HANOI (Vietnam News/Asia News Network): Vietnam needs at least two to three more undersea cable routes in the next five years to meet growing demand, said General Secretary of the Vietnam Internet Association (VIA) Vu The Binh.
Currently, four undersea cable routes that Vietnamese carriers exploit, including AAG, APG, AAE-1, and IA are experiencing issues, seriously affecting internet connection traffic from Vietnam.
This is the first time such incidents have happened at the same time, and even more unfortunately, during the Lunar New Year holiday.
The military-run provider Viettel has devised re-routing plans to regulate traffic on the remaining sea cable and land cables, and buy additional emergency capacity to ensure the best service quality for customers.
Stressing that this was an unfortunate ‘force majeure’, a representative from Vietnam Posts and Telecommunications Group (VNPT) said the provider was actively deploying measures to ensure international internet connections to its consumers, including sharing data loads between still available international lines, working with Facebook, TikTok, and YouTube, as well as optimising traffic on different cables.
Thanks to these efforts, platforms like Facebook, TikTok, and YouTube can still be accessed normally, while financial, banking, and insurance transactions can still be conducted.
Mobile data connections are also ensured, according to the VNPT representative.
However, it stressed that with breakages occurring on four out of five undersea cables, internet access would suffer, especially in ‘peak hours’ with activities that demand large data like online games or watching movies, etc.
Major domestic service providers are actively working with submarine cable systems and ship operators to determine the cause of the issues, the location of the incident and the repair plan, in the shortest time possible.
Other smaller providers like CMC and NetNam are also making moves to mitigate the incident’s consequences like pushing more traffic onto land cables via China and Cambodia.
Binh told the VietNamNet online newspaper that with this situation, the network operators only had the option to compensate through land channels.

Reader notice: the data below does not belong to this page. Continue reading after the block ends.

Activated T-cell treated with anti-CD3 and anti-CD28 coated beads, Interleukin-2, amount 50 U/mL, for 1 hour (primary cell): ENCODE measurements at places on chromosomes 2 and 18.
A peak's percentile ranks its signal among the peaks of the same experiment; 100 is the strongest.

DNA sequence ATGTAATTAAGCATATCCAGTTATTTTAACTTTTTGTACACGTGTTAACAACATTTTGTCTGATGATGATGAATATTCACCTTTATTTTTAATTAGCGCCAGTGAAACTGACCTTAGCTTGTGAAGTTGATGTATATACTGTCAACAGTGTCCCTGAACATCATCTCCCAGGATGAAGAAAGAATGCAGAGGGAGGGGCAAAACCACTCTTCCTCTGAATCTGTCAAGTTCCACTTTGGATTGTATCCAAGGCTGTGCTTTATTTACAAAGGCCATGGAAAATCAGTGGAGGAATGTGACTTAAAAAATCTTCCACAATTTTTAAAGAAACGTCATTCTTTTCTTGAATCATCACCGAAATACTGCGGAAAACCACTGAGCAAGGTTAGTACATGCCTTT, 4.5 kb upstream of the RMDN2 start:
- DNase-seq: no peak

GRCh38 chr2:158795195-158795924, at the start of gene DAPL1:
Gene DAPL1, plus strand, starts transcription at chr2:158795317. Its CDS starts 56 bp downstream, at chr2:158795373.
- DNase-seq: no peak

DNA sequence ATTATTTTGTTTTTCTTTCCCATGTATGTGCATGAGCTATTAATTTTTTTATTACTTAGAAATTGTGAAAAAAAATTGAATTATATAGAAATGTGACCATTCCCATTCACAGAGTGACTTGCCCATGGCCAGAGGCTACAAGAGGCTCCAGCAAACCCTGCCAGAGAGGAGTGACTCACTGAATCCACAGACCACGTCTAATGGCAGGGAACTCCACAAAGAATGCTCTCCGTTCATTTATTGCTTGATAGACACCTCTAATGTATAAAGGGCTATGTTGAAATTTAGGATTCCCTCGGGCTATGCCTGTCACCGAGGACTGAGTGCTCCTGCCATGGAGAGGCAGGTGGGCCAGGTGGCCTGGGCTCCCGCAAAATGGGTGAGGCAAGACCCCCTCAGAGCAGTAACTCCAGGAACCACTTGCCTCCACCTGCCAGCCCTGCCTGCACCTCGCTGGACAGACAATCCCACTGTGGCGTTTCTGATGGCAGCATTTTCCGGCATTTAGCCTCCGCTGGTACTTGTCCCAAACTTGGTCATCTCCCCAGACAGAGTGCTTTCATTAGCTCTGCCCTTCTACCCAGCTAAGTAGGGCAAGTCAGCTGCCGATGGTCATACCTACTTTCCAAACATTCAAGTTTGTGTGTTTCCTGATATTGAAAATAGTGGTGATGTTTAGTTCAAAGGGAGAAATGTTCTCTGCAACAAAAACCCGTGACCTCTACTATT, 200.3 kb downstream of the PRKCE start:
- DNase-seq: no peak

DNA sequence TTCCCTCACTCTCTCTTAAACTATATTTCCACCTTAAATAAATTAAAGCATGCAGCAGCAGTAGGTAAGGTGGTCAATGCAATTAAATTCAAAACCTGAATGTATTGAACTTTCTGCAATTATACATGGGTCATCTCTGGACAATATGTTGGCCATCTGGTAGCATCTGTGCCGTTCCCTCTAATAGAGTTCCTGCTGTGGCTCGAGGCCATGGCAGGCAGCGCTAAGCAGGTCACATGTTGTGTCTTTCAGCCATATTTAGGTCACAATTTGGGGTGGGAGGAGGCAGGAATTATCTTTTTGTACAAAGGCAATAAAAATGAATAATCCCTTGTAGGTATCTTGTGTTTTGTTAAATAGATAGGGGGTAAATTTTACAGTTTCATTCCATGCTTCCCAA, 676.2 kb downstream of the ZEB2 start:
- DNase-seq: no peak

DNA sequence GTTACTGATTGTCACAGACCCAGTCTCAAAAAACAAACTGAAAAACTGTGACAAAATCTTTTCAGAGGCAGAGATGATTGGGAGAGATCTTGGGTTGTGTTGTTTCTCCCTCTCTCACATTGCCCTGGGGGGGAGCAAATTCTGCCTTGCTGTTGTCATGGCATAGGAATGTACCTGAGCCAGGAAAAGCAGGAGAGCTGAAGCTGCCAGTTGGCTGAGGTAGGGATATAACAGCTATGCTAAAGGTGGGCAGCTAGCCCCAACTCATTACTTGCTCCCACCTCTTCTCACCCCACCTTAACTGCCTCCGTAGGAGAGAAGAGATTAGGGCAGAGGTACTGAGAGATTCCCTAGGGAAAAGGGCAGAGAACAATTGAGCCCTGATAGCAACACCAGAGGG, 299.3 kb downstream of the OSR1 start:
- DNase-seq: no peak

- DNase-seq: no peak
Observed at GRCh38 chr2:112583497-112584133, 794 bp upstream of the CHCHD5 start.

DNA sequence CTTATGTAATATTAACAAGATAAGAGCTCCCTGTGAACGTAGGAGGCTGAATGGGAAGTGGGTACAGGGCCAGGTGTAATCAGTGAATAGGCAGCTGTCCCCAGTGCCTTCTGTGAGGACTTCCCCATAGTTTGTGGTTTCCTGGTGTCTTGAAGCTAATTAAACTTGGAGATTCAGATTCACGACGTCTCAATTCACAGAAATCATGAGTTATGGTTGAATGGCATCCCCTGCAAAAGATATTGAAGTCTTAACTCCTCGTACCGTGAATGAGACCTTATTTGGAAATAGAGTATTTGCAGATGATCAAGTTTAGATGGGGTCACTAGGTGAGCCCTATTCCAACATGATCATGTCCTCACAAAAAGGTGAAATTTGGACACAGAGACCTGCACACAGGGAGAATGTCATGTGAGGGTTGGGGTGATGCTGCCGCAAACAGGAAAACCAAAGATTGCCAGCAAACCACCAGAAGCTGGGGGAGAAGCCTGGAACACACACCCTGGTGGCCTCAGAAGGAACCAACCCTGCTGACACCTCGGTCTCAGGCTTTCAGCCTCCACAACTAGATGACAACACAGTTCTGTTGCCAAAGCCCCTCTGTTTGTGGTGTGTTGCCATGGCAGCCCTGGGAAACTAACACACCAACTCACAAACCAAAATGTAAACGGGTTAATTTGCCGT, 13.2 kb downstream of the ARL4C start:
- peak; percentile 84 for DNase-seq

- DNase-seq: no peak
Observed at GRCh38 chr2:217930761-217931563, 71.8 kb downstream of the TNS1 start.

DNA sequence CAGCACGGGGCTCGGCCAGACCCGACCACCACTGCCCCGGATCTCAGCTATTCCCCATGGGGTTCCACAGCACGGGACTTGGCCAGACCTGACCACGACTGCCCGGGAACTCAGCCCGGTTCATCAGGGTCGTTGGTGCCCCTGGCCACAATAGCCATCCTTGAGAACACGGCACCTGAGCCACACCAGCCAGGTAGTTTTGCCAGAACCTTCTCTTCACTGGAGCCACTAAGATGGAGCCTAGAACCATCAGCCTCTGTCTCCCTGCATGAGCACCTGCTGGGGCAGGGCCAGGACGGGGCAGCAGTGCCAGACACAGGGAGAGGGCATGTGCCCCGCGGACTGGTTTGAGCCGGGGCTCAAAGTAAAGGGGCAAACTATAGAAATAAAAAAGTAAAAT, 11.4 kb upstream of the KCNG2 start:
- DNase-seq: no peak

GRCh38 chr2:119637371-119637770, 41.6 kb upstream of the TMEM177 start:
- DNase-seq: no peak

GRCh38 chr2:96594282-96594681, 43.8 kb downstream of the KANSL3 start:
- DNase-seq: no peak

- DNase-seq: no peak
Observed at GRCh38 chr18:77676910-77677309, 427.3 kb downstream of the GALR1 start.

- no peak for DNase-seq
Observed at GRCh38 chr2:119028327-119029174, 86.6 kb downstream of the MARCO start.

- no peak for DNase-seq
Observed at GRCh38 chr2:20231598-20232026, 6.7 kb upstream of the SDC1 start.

However, this plan could be delayed as China was also celebrating the Lunar New Year holiday, he noted. Most networks were frozen during the Tet holiday, therefore, it also affected the response progress of Vietnamese carriers.
In addition, the scenario that almost all undersea cable channels have problems was a very rare thing, Binh said, adding the carriers could have also taken it into account but were less prepared for this situation.
Landline cables were most likely not able to be upgraded quickly due to equipment limitations, he added.
"We believe that the intermittent situation and reduced quality of internet access would persist for the next few weeks," he said.
With the breakdown of undersea cables becoming more and more common, the need to add new cables was urgent, noted Binh.
Viettel and VNPT had announced their plans that they would exploit more cable routes to Quy Nhon this year.
In addition, in terms of Vietnam's internet in general, besides the need for more sea cables, it was also necessary to diversify land cable channels, especially through the West and Southwest, he said.
This was not only to meet the needs of internet users, but also to meet the safety level of Vietnam's communication with the world, said the VIA general secretary.